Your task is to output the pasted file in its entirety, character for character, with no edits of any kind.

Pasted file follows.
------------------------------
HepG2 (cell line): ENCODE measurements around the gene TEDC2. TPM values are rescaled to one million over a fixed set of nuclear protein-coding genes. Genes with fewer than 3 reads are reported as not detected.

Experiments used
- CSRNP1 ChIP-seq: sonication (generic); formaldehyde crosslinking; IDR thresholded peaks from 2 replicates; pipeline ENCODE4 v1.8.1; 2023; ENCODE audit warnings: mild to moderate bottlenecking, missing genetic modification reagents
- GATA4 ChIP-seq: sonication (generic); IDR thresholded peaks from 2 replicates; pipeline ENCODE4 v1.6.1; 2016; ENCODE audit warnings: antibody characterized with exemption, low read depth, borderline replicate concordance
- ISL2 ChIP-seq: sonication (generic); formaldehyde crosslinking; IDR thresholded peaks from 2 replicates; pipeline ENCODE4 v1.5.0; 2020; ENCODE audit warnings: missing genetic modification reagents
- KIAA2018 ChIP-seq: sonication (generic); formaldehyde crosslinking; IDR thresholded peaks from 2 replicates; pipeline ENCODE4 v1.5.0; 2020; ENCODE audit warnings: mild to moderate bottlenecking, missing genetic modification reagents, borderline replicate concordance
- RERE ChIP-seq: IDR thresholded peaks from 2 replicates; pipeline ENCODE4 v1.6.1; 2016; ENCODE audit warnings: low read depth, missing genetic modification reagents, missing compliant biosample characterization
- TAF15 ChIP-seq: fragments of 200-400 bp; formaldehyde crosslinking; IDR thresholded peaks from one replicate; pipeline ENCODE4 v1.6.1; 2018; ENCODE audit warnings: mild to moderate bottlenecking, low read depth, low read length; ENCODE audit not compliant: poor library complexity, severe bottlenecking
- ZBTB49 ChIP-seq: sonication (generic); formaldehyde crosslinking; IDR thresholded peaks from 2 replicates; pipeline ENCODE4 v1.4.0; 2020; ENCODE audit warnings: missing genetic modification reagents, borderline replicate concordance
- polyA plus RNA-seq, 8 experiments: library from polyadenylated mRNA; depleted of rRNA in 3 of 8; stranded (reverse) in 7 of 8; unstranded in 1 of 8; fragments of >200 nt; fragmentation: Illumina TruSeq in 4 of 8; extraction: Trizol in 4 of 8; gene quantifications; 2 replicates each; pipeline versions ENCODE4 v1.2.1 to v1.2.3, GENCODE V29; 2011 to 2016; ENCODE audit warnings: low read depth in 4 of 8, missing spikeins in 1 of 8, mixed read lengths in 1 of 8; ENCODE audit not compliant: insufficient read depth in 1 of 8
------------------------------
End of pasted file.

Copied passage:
HepG2 (cell line): ENCODE measurements around the gene TEDC2. TPM values are rescaled to one million over a fixed set of nuclear protein-coding genes. Genes with fewer than 3 reads are reported as not detected.

Experiments used
- CSRNP1 ChIP-seq: sonication (generic); formaldehyde crosslinking; IDR thresholded peaks from 2 replicates; pipeline ENCODE4 v1.8.1; 2023; ENCODE audit warnings: mild to moderate bottlenecking, missing genetic modification reagents
- GATA4 ChIP-seq: sonication (generic); IDR thresholded peaks from 2 replicates; pipeline ENCODE4 v1.6.1; 2016; ENCODE audit warnings: antibody characterized with exemption, low read depth, borderline replicate concordance
- ISL2 ChIP-seq: sonication (generic); formaldehyde crosslinking; IDR thresholded peaks from 2 replicates; pipeline ENCODE4 v1.5.0; 2020; ENCODE audit warnings: missing genetic modification reagents
- KIAA2018 ChIP-seq: sonication (generic); formaldehyde crosslinking; IDR thresholded peaks from 2 replicates; pipeline ENCODE4 v1.5.0; 2020; ENCODE audit warnings: mild to moderate bottlenecking, missing genetic modification reagents, borderline replicate concordance
- RERE ChIP-seq: IDR thresholded peaks from 2 replicates; pipeline ENCODE4 v1.6.1; 2016; ENCODE audit warnings: low read depth, missing genetic modification reagents, missing compliant biosample characterization
- TAF15 ChIP-seq: fragments of 200-400 bp; formaldehyde crosslinking; IDR thresholded peaks from one replicate; pipeline ENCODE4 v1.6.1; 2018; ENCODE audit warnings: mild to moderate bottlenecking, low read depth, low read length; ENCODE audit not compliant: poor library complexity, severe bottlenecking
- ZBTB49 ChIP-seq: sonication (generic); formaldehyde crosslinking; IDR thresholded peaks from 2 replicates; pipeline ENCODE4 v1.4.0; 2020; ENCODE audit warnings: missing genetic modification reagents, borderline replicate concordance
- polyA plus RNA-seq, 8 experiments: library from polyadenylated mRNA; depleted of rRNA in 3 of 8; stranded (reverse) in 7 of 8; unstranded in 1 of 8; fragments of >200 nt; fragmentation: Illumina TruSeq in 4 of 8; extraction: Trizol in 4 of 8; gene quantifications; 2 replicates each; pipeline versions ENCODE4 v1.2.1 to v1.2.3, GENCODE V29; 2011 to 2016; ENCODE audit warnings: low read depth in 4 of 8, missing spikeins in 1 of 8, mixed read lengths in 1 of 8; ENCODE audit not compliant: insufficient read depth in 1 of 8